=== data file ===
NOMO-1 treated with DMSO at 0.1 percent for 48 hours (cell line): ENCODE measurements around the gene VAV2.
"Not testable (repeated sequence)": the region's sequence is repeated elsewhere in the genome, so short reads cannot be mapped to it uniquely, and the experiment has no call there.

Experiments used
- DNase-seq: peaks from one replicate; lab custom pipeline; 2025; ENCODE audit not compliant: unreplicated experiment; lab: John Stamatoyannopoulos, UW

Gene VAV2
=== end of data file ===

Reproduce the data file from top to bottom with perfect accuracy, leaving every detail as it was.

NOMO-1 treated with DMSO at 0.1 percent for 48 hours (cell line): ENCODE measurements around the gene VAV2.
"Not testable (repeated sequence)": the region's sequence is repeated elsewhere in the genome, so short reads cannot be mapped to it uniquely, and the experiment has no call there.

Experiments used
- DNase-seq: peaks from one replicate; lab custom pipeline; 2025; ENCODE audit not compliant: unreplicated experiment; lab: John Stamatoyannopoulos, UW

Gene VAV2